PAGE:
Recording COVID-19 consultations: review of symptoms, risk factors, and proposed SNOMED CT terms.
Jani BD., Pell JP., McGagh D., Liyanage H., Kelly D., de Lusignan S., Weatherburn CJ., Burns R., Sullivan FM., Mair FS.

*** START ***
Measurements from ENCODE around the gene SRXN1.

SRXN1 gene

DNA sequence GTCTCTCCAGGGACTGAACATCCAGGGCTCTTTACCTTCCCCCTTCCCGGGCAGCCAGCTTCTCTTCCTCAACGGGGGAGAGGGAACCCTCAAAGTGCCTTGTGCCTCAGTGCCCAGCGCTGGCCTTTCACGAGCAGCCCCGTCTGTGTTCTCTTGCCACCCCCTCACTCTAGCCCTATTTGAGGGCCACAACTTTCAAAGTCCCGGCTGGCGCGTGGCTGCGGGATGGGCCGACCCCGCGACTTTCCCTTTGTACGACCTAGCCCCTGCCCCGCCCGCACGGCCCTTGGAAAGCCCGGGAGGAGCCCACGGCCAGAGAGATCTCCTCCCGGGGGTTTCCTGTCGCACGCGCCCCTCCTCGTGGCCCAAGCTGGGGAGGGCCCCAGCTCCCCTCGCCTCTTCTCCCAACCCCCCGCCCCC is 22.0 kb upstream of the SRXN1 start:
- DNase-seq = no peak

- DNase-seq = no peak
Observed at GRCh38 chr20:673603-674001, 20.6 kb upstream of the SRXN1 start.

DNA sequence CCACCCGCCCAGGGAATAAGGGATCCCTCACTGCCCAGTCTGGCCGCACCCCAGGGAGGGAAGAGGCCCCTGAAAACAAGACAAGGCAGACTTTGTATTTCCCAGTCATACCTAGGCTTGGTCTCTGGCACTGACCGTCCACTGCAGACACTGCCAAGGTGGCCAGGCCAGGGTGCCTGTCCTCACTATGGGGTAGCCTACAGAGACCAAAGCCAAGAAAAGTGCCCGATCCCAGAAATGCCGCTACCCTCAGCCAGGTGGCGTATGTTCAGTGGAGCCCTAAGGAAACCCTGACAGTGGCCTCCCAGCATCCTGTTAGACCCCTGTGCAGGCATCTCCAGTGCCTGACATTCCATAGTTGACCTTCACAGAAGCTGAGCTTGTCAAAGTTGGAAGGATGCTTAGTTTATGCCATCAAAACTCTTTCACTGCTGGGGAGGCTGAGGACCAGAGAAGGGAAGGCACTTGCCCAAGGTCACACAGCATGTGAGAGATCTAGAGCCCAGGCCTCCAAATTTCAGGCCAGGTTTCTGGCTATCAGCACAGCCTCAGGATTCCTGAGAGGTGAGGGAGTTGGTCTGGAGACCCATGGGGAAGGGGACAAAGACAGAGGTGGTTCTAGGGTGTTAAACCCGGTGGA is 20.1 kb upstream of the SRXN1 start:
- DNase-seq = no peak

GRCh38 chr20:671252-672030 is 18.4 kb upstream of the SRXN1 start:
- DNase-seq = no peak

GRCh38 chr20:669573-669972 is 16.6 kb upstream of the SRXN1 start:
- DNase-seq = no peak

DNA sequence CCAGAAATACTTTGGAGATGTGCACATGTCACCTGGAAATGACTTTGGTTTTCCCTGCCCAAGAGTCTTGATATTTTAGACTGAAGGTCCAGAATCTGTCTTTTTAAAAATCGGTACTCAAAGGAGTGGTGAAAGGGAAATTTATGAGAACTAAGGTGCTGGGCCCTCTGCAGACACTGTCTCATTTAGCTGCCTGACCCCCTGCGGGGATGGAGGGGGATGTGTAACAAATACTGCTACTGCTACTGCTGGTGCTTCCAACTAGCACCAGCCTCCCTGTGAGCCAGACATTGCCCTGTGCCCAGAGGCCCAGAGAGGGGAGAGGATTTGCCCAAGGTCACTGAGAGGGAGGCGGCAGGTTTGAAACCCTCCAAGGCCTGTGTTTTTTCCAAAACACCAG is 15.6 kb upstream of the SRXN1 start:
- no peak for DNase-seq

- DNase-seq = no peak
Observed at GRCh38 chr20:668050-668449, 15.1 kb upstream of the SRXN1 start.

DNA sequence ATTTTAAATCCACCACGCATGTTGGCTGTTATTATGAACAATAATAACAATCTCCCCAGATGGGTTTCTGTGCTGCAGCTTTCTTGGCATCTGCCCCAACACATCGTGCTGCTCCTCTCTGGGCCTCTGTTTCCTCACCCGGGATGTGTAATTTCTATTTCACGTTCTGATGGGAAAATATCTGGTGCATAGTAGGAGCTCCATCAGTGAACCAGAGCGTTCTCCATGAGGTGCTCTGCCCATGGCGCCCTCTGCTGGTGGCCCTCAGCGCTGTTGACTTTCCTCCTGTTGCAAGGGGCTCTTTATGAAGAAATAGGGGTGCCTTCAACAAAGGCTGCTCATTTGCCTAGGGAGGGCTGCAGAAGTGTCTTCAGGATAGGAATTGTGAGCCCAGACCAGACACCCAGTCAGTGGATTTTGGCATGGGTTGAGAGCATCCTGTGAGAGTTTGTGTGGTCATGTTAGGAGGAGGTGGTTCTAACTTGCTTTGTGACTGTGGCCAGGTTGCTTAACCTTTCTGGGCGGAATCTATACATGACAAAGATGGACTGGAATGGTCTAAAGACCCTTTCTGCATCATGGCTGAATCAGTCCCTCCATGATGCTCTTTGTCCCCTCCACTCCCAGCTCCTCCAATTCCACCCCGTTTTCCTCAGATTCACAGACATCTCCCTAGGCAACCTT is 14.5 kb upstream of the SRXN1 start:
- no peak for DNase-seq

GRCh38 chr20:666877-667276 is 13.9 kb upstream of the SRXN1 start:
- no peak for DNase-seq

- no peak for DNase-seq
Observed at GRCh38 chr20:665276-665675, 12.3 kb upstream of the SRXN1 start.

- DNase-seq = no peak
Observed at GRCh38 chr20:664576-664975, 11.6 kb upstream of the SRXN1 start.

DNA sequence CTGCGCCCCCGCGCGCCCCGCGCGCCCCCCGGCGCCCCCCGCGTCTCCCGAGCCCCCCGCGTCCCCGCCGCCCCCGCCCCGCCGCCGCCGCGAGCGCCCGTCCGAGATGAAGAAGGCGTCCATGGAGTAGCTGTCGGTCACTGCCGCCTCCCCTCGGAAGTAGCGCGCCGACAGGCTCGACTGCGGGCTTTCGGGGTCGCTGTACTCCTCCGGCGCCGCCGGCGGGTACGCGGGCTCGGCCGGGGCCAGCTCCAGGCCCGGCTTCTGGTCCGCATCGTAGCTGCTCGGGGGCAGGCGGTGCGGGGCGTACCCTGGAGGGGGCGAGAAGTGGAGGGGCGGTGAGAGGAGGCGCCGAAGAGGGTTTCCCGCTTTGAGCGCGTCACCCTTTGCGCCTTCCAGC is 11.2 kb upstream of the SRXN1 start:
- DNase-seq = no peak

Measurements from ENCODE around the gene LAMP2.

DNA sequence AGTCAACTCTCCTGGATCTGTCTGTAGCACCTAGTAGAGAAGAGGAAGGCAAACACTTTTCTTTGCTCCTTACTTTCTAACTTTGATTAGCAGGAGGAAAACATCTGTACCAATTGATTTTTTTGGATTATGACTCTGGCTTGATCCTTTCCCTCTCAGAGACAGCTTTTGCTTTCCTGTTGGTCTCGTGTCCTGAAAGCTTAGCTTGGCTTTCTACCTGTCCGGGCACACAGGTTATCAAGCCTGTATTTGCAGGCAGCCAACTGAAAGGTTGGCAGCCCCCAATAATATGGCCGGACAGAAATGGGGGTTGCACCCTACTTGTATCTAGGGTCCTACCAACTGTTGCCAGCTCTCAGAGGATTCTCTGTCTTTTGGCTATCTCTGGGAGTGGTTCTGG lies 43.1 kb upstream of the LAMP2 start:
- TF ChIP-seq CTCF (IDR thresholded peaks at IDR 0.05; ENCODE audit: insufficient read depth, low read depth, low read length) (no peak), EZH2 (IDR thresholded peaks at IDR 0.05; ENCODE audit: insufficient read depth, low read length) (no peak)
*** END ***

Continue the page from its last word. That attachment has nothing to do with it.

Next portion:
BACKGROUND: There is an urgent need for epidemiological research in primary care to develop risk assessment processes for patients presenting with COVID-19, but lack of a standardised approach to data collection is a significant barrier to implementation. AIM: To collate a list of relevant symptoms, assessment items, demographics, and lifestyle and health conditions associated with COVID-19, and match these data items with corresponding SNOMED CT clinical terms to support the development and implementation of consultation templates. DESIGN & SETTING: Published and preprint literature for systematic reviews, meta-analyses, and clinical guidelines describing the symptoms, assessment items, demographics, and/or lifestyle and health conditions associated with COVID-19 and its complications were reviewed. Corresponding clinical concepts from SNOMED CT, a widely used structured clinical vocabulary for electronic primary care health records, were identified. METHOD: Guidelines and published and unpublished reviews (N = 61) were utilised to collate a list of relevant data items for COVID-19 consultations. The NHS Digital SNOMED CT Browser was used to identify concept and descriptive identifiers. Key implementation challenges were conceptualised through a Normalisation Process Theory (NPT) lens. RESULTS: In total, 32 symptoms, eight demographic and lifestyle features, 25 health conditions, and 20 assessment items relevant to COVID-19 were identified, with proposed corresponding SNOMED CT concepts. These data items can be adapted into a consultation template for COVID-19. Key implementation challenges include: 1) engaging with key stakeholders to achieve 'buy in'; and 2) ensuring any template is usable within practice settings. CONCLUSION: Consultation templates for COVID-19 are needed to standardise data collection, facilitate research and learning, and potentially improve quality of care for COVID-19.